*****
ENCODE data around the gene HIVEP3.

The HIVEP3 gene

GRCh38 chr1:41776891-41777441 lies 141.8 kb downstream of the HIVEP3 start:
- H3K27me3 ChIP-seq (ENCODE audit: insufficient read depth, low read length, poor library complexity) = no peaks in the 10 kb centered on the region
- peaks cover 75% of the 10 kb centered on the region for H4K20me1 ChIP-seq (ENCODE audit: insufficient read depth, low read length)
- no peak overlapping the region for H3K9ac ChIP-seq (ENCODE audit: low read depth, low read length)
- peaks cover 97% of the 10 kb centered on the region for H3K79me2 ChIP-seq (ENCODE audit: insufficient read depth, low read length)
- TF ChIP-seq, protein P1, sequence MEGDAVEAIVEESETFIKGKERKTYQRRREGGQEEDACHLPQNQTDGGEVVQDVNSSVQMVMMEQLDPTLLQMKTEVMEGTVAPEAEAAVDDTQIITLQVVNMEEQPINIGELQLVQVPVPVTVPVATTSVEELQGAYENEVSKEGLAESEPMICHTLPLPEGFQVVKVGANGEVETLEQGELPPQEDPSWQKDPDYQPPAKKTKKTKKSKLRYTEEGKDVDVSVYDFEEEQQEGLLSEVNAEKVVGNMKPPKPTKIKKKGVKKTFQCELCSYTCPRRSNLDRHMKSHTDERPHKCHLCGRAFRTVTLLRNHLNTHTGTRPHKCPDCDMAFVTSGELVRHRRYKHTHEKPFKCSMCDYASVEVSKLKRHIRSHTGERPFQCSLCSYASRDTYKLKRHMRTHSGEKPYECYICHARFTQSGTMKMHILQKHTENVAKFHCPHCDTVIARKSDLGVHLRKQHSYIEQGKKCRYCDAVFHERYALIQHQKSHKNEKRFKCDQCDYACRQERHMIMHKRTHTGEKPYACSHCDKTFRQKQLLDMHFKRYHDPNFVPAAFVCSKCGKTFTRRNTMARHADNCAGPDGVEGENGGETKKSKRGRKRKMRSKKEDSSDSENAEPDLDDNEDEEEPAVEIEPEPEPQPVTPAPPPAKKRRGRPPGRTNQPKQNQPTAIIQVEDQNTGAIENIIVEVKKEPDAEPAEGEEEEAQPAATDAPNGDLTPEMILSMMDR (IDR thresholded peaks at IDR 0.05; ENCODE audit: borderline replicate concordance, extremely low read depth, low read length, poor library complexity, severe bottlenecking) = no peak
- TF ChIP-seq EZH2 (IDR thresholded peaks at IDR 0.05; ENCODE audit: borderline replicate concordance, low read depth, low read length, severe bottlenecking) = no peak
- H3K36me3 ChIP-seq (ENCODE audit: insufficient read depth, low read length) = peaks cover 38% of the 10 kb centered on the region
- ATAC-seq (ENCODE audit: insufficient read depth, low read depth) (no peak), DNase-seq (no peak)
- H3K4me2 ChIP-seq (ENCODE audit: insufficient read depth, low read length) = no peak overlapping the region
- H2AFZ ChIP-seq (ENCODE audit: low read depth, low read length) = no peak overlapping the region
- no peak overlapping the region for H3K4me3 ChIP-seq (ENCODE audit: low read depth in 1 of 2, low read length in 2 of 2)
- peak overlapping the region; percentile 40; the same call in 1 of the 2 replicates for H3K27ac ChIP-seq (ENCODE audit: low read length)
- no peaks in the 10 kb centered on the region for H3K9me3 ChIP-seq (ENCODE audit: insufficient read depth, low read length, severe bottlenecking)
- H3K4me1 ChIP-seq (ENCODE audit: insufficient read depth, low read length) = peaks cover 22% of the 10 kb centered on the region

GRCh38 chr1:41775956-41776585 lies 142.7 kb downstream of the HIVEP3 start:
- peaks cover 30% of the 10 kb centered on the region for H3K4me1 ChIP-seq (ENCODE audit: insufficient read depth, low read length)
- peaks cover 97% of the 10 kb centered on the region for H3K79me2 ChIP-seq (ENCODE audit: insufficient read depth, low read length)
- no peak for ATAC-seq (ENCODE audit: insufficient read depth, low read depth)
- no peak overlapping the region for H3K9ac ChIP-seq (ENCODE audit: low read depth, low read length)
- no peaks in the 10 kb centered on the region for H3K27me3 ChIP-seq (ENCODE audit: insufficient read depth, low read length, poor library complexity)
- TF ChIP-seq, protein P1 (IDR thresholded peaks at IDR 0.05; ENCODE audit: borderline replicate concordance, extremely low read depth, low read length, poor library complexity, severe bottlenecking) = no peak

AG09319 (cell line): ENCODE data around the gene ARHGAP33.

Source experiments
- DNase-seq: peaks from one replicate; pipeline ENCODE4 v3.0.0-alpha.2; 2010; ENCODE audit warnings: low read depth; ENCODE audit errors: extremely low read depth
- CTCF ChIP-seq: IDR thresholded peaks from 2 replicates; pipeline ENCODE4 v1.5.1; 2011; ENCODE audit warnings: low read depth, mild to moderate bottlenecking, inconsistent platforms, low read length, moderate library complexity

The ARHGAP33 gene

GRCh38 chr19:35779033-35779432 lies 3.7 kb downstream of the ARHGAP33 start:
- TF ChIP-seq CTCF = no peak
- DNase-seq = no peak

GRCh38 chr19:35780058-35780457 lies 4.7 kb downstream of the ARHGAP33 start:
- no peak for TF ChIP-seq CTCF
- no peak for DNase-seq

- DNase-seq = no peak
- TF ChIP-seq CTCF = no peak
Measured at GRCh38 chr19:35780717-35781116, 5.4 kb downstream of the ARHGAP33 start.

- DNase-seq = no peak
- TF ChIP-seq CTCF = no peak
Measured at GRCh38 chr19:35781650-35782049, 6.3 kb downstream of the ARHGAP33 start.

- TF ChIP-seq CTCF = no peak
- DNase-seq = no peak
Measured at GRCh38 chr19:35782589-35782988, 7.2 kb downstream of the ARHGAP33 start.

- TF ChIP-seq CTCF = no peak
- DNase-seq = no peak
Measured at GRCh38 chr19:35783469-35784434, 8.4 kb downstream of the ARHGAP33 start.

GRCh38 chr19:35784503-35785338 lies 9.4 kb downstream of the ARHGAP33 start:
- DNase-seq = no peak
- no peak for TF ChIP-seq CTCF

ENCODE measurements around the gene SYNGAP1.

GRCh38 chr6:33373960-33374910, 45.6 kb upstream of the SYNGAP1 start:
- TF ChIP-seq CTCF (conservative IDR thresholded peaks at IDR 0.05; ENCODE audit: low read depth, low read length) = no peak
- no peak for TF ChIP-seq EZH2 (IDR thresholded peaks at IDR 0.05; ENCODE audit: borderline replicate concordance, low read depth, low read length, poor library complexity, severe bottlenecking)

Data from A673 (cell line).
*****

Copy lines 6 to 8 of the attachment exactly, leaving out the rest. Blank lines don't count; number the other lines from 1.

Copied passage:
- no peak overlapping the region for H3K9ac ChIP-seq (ENCODE audit: low read depth, low read length)
- peaks cover 97% of the 10 kb centered on the region for H3K79me2 ChIP-seq (ENCODE audit: insufficient read depth, low read length)
- TF ChIP-seq, protein P1, sequence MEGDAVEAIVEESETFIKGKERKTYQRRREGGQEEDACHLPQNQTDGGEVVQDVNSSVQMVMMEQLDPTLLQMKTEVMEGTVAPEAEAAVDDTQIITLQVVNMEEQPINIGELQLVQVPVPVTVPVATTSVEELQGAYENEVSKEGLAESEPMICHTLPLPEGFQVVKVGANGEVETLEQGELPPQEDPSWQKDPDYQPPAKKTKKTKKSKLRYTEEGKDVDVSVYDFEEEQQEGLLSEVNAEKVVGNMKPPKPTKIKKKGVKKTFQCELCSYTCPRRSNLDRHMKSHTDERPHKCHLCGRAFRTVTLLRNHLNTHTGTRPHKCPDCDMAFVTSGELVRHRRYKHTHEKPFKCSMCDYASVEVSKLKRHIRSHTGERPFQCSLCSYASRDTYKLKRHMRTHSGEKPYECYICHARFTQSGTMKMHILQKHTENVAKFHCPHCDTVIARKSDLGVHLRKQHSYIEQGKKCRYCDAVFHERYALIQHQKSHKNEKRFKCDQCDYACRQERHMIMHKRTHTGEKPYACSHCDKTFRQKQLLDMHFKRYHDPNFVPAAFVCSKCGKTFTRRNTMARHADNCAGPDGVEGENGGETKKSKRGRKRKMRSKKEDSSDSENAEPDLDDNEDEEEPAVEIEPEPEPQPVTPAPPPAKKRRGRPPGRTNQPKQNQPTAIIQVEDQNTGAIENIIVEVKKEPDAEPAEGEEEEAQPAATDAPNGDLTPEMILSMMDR (IDR thresholded peaks at IDR 0.05; ENCODE audit: borderline replicate concordance, extremely low read depth, low read length, poor library complexity, severe bottlenecking) = no peak